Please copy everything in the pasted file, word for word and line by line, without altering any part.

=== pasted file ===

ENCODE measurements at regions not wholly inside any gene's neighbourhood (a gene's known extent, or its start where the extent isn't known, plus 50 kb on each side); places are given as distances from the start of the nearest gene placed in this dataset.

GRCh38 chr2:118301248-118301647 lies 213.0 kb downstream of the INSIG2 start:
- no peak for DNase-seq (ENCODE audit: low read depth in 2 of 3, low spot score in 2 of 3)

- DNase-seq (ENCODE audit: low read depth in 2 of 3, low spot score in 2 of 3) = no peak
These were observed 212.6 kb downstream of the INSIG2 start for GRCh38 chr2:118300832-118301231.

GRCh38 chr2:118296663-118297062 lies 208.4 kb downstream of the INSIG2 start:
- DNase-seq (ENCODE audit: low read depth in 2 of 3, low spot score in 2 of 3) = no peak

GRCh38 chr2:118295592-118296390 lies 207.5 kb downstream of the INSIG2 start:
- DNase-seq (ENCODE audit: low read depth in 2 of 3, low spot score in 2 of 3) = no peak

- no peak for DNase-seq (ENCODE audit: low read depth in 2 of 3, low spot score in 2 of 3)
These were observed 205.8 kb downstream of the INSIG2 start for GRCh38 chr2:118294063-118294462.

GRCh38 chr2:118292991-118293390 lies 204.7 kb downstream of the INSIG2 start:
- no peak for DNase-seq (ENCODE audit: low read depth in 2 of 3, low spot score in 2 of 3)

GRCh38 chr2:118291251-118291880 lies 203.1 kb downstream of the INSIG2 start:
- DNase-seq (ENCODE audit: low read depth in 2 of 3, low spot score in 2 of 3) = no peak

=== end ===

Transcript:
ENCODE measurements at regions not wholly inside any gene's neighbourhood (a gene's known extent, or its start where the extent isn't known, plus 50 kb on each side); places are given as distances from the start of the nearest gene placed in this dataset.

GRCh38 chr2:118301248-118301647 lies 213.0 kb downstream of the INSIG2 start:
- no peak for DNase-seq (ENCODE audit: low read depth in 2 of 3, low spot score in 2 of 3)

- DNase-seq (ENCODE audit: low read depth in 2 of 3, low spot score in 2 of 3) = no peak
These were observed 212.6 kb downstream of the INSIG2 start for GRCh38 chr2:118300832-118301231.

GRCh38 chr2:118296663-118297062 lies 208.4 kb downstream of the INSIG2 start:
- DNase-seq (ENCODE audit: low read depth in 2 of 3, low spot score in 2 of 3) = no peak

GRCh38 chr2:118295592-118296390 lies 207.5 kb downstream of the INSIG2 start:
- DNase-seq (ENCODE audit: low read depth in 2 of 3, low spot score in 2 of 3) = no peak

- no peak for DNase-seq (ENCODE audit: low read depth in 2 of 3, low spot score in 2 of 3)
These were observed 205.8 kb downstream of the INSIG2 start for GRCh38 chr2:118294063-118294462.

GRCh38 chr2:118292991-118293390 lies 204.7 kb downstream of the INSIG2 start:
- no peak for DNase-seq (ENCODE audit: low read depth in 2 of 3, low spot score in 2 of 3)

GRCh38 chr2:118291251-118291880 lies 203.1 kb downstream of the INSIG2 start:
- DNase-seq (ENCODE audit: low read depth in 2 of 3, low spot score in 2 of 3) = no peak